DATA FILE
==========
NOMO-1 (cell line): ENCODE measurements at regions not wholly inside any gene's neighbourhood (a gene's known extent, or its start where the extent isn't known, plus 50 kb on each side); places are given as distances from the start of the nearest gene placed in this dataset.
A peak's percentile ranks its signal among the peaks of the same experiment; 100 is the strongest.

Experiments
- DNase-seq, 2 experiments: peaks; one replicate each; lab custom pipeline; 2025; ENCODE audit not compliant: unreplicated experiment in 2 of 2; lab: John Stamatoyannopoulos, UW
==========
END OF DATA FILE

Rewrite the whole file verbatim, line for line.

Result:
NOMO-1 (cell line): ENCODE measurements at regions not wholly inside any gene's neighbourhood (a gene's known extent, or its start where the extent isn't known, plus 50 kb on each side); places are given as distances from the start of the nearest gene placed in this dataset.
A peak's percentile ranks its signal among the peaks of the same experiment; 100 is the strongest.

Experiments
- DNase-seq, 2 experiments: peaks; one replicate each; lab custom pipeline; 2025; ENCODE audit not compliant: unreplicated experiment in 2 of 2; lab: John Stamatoyannopoulos, UW